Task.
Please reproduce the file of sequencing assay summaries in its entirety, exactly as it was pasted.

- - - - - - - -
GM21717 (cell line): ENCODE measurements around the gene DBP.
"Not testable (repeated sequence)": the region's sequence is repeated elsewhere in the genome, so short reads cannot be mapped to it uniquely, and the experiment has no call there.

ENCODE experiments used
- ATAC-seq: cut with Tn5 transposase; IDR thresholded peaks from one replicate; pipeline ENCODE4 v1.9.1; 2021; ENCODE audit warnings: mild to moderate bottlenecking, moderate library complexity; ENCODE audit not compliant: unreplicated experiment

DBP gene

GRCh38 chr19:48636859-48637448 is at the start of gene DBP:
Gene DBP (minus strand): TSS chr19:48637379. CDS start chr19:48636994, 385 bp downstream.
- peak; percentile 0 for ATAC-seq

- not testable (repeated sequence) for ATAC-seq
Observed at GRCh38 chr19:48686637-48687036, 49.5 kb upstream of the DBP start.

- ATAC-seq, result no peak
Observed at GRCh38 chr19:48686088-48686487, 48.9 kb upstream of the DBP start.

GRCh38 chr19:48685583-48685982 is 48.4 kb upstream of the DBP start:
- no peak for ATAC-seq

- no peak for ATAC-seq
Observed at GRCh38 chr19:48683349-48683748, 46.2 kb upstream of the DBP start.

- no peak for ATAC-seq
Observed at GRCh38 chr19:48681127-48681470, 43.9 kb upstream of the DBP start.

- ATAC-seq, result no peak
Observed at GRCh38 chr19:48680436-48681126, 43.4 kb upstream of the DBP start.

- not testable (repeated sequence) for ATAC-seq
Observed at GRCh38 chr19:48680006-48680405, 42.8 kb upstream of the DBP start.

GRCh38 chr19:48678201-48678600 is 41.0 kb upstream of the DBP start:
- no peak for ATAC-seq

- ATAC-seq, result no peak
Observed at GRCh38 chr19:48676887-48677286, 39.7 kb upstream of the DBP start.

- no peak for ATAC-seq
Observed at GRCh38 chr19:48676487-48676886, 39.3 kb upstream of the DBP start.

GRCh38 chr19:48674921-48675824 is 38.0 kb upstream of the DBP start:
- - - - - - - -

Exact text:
GM21717 (cell line): ENCODE measurements around the gene DBP.
"Not testable (repeated sequence)": the region's sequence is repeated elsewhere in the genome, so short reads cannot be mapped to it uniquely, and the experiment has no call there.

ENCODE experiments used
- ATAC-seq: cut with Tn5 transposase; IDR thresholded peaks from one replicate; pipeline ENCODE4 v1.9.1; 2021; ENCODE audit warnings: mild to moderate bottlenecking, moderate library complexity; ENCODE audit not compliant: unreplicated experiment

DBP gene

GRCh38 chr19:48636859-48637448 is at the start of gene DBP:
Gene DBP (minus strand): TSS chr19:48637379. CDS start chr19:48636994, 385 bp downstream.
- peak; percentile 0 for ATAC-seq

- not testable (repeated sequence) for ATAC-seq
Observed at GRCh38 chr19:48686637-48687036, 49.5 kb upstream of the DBP start.

- ATAC-seq, result no peak
Observed at GRCh38 chr19:48686088-48686487, 48.9 kb upstream of the DBP start.

GRCh38 chr19:48685583-48685982 is 48.4 kb upstream of the DBP start:
- no peak for ATAC-seq

- no peak for ATAC-seq
Observed at GRCh38 chr19:48683349-48683748, 46.2 kb upstream of the DBP start.

- no peak for ATAC-seq
Observed at GRCh38 chr19:48681127-48681470, 43.9 kb upstream of the DBP start.

- ATAC-seq, result no peak
Observed at GRCh38 chr19:48680436-48681126, 43.4 kb upstream of the DBP start.

- not testable (repeated sequence) for ATAC-seq
Observed at GRCh38 chr19:48680006-48680405, 42.8 kb upstream of the DBP start.

GRCh38 chr19:48678201-48678600 is 41.0 kb upstream of the DBP start:
- no peak for ATAC-seq

- ATAC-seq, result no peak
Observed at GRCh38 chr19:48676887-48677286, 39.7 kb upstream of the DBP start.

- no peak for ATAC-seq
Observed at GRCh38 chr19:48676487-48676886, 39.3 kb upstream of the DBP start.

GRCh38 chr19:48674921-48675824 is 38.0 kb upstream of the DBP start: